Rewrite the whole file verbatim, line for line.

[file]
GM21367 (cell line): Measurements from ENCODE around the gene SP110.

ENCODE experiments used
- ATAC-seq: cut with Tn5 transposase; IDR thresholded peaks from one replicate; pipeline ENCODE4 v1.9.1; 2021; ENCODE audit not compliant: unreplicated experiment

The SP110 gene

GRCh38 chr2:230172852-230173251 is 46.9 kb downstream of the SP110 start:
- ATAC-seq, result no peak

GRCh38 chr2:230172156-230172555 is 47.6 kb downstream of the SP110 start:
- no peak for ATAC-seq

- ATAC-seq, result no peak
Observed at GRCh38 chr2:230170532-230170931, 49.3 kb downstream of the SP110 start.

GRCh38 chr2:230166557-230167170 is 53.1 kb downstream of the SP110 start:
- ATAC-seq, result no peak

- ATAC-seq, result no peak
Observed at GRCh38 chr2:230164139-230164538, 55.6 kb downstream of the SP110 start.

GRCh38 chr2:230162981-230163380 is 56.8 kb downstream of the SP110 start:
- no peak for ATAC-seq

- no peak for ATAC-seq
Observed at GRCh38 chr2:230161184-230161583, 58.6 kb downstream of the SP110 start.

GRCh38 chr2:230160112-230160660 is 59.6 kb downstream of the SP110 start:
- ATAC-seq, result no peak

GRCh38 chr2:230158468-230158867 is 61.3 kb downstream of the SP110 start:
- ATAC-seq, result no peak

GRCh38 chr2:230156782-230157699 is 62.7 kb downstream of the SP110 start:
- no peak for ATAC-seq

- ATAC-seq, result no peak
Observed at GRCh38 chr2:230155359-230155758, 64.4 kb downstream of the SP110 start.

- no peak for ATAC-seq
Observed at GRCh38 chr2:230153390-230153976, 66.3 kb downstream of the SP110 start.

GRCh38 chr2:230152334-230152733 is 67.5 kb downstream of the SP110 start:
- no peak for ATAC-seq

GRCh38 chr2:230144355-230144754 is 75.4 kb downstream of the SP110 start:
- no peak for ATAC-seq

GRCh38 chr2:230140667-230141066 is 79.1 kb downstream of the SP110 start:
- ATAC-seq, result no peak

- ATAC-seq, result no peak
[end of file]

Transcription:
GM21367 (cell line): Measurements from ENCODE around the gene SP110.

ENCODE experiments used
- ATAC-seq: cut with Tn5 transposase; IDR thresholded peaks from one replicate; pipeline ENCODE4 v1.9.1; 2021; ENCODE audit not compliant: unreplicated experiment

The SP110 gene

GRCh38 chr2:230172852-230173251 is 46.9 kb downstream of the SP110 start:
- ATAC-seq, result no peak

GRCh38 chr2:230172156-230172555 is 47.6 kb downstream of the SP110 start:
- no peak for ATAC-seq

- ATAC-seq, result no peak
Observed at GRCh38 chr2:230170532-230170931, 49.3 kb downstream of the SP110 start.

GRCh38 chr2:230166557-230167170 is 53.1 kb downstream of the SP110 start:
- ATAC-seq, result no peak

- ATAC-seq, result no peak
Observed at GRCh38 chr2:230164139-230164538, 55.6 kb downstream of the SP110 start.

GRCh38 chr2:230162981-230163380 is 56.8 kb downstream of the SP110 start:
- no peak for ATAC-seq

- no peak for ATAC-seq
Observed at GRCh38 chr2:230161184-230161583, 58.6 kb downstream of the SP110 start.

GRCh38 chr2:230160112-230160660 is 59.6 kb downstream of the SP110 start:
- ATAC-seq, result no peak

GRCh38 chr2:230158468-230158867 is 61.3 kb downstream of the SP110 start:
- ATAC-seq, result no peak

GRCh38 chr2:230156782-230157699 is 62.7 kb downstream of the SP110 start:
- no peak for ATAC-seq

- ATAC-seq, result no peak
Observed at GRCh38 chr2:230155359-230155758, 64.4 kb downstream of the SP110 start.

- no peak for ATAC-seq
Observed at GRCh38 chr2:230153390-230153976, 66.3 kb downstream of the SP110 start.

GRCh38 chr2:230152334-230152733 is 67.5 kb downstream of the SP110 start:
- no peak for ATAC-seq

GRCh38 chr2:230144355-230144754 is 75.4 kb downstream of the SP110 start:
- no peak for ATAC-seq

GRCh38 chr2:230140667-230141066 is 79.1 kb downstream of the SP110 start:
- ATAC-seq, result no peak

- ATAC-seq, result no peak